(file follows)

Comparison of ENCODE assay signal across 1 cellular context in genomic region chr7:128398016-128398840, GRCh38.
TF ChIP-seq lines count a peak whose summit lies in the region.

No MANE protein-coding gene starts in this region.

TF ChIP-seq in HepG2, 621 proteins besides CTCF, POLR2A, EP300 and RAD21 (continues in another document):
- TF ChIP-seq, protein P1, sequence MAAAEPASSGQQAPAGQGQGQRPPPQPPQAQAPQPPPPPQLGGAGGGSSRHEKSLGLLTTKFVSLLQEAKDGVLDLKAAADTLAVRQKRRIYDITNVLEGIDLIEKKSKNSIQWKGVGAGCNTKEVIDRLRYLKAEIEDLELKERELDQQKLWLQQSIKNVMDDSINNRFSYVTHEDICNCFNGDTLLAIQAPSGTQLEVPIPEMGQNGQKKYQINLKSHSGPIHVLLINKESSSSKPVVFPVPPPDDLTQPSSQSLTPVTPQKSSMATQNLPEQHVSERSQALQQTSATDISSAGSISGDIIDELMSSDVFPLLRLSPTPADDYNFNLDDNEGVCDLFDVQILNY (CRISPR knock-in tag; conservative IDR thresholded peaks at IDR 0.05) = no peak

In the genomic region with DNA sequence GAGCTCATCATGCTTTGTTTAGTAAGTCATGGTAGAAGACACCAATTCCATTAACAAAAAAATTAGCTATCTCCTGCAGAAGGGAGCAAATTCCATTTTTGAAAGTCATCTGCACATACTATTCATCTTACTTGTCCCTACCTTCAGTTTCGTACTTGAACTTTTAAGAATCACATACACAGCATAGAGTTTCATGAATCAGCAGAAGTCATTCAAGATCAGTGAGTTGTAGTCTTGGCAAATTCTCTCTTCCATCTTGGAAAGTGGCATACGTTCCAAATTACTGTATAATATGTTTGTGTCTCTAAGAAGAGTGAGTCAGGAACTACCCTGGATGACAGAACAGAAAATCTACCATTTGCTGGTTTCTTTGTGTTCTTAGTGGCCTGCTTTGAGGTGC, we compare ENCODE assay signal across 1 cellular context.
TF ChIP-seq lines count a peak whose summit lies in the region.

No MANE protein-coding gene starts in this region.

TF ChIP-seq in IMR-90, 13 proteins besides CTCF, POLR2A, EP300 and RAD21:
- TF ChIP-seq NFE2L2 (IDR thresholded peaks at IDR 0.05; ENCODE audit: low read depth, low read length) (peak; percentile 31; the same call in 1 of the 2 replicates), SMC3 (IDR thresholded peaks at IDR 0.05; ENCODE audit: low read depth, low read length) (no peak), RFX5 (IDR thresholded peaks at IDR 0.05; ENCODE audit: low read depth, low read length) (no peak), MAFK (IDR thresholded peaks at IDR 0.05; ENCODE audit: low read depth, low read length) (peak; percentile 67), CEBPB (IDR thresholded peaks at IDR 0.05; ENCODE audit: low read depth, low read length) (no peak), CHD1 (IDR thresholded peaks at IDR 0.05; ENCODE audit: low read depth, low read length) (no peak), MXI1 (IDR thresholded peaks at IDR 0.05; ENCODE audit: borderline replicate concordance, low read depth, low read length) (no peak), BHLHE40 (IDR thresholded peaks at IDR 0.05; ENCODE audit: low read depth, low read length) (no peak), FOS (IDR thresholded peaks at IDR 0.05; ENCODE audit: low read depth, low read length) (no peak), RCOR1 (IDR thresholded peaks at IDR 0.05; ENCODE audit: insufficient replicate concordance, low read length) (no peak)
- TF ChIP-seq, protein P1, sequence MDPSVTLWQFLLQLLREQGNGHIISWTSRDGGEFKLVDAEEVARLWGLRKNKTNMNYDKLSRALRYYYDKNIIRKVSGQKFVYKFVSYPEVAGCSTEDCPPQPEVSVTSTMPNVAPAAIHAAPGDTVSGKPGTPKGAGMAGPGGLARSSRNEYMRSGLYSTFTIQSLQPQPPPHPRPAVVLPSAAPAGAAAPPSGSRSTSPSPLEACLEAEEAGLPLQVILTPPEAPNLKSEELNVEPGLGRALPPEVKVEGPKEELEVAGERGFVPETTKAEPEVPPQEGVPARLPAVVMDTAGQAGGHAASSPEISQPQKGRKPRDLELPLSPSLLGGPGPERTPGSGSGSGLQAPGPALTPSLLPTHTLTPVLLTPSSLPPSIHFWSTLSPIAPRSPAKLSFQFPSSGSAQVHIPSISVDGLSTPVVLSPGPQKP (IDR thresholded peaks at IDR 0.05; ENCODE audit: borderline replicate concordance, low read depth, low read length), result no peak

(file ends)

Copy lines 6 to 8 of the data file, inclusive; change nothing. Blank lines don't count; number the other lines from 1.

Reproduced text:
In the genomic region with DNA sequence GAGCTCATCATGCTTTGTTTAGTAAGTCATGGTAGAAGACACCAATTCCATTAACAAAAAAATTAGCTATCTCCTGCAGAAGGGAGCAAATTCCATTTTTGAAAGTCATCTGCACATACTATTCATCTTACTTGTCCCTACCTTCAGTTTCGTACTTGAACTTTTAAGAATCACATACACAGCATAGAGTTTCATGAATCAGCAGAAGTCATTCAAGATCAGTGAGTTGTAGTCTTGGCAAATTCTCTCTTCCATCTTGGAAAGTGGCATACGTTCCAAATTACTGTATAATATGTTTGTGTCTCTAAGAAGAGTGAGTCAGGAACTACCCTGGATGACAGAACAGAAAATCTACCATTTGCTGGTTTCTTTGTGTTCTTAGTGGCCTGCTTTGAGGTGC, we compare ENCODE assay signal across 1 cellular context.
TF ChIP-seq lines count a peak whose summit lies in the region.

No MANE protein-coding gene starts in this region.